But why now? What was it about the women of the past decade, the past 50 years, and the past 75 years that weren't good enough? It's ludicrous to think that women of the past have not been deserving of this merit. This isn't about Rice and Moore being the first worthy candidates, not to take anything away from their accomplishments, but it's about attempting to keep an outdated, discriminatory system in place.
It's often said, "better late than never." And it's true; this is undoubtedly a good thing. However, I don't think we can consider it a cause for celebration. At the root of the issue, the announcement is rather unimpressive. Should we sing Augusta's praises for being decades behind the times?
The club isn't a stranger to discussion regarding its stale membership policies. Augusta opened in December 1932 and did not have an African-American member until 1990. While the club has had no female members, women have been allowed to play the golf course as guests, which is no consolation.
Augusta National had always declined to comment about membership issues in the past and that was the case in April, when Payne was questioned at length about the lack of female members in his annual news conference the day before the Masters. For years, the club has tried to skirt the issue and for the most part, we've let them.
The most recent debate over Augusta's membership was sparked when Augusta National did not offer membership to Virginia "Ginni" Rometty when she was promoted as IBM's first female CEO. Augusta National traditionally had always offered memberships to the CEO of IBM.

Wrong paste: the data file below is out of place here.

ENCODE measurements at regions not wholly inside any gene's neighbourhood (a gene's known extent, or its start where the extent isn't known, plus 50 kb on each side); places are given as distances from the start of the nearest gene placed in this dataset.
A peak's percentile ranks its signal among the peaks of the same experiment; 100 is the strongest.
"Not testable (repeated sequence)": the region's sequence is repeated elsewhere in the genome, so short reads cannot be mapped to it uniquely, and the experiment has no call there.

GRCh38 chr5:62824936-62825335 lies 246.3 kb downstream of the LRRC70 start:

"This is a joyous occasion as we enthusiastically welcome Secretary Condoleezza Rice and Darla Moore as members of Augusta National Golf Club," Payne said in a statement. "We are fortunate to consider many qualified candidates for membership at Augusta National. Consideration with regard to any candidate is deliberate, held in strict confidence and always takes place over an extended period of time. The process for Condoleezza and Darla was no different.
"These accomplished women share our passion for the game of golf and both are well known and respected by our membership. It will be a proud moment when we present Condoleezza and Darla their Green Jackets when the Club opens this fall."
If this isn't a "you've got to be kidding me" moment, I don't know what is. Yes, Mr. Payne, this is a joyous occasion, but it should have come decades ago. This story should have been written before my time, and even then it would have been overdue. The surprise that followed Payne's announcement didn't come because Augusta has made some grand gesture in allowing women in, but because it's outrageous that they hadn't done so until now.
We have seen one of these very women as security adviser for this entire nation, a black president elected in the United States, a man without legs run in the Olympics, and now women are allowed to be members at Augusta. Well done. You've finally caught up with the times.
Yes, this is a historic occasion, but Augusta deserves no pat on the back and certainly no admiration.FULL ENTRY
Have you ever heard the shouts of “C’mon ref!” or “Ref, you suck!” during a football game? This season, we may be criticizing a whole new roster of officials and it’s likely to get dirty.
Veteran referees of the NFL are protesting the league’s proposed changes for the 2012-2013 season. Negotiations between the NFL and the National Football League Referees Association (NFLRA) have been going on since June 3rd and no agreements are in sight. Let’s break down each issue on the table, taken from ESPN.com, and what it would mean for officials, players and fans:
- The league wants to add three additional crews to support the existing refs. League spokesman Greg Aiello said "this would reduce stress on the officials by allowing each official to work fewer games, would reduce travel, would allow us to do more intensive training, integrate younger officials more effectively, increase diversity, and improve quality of officiating." The union disagrees.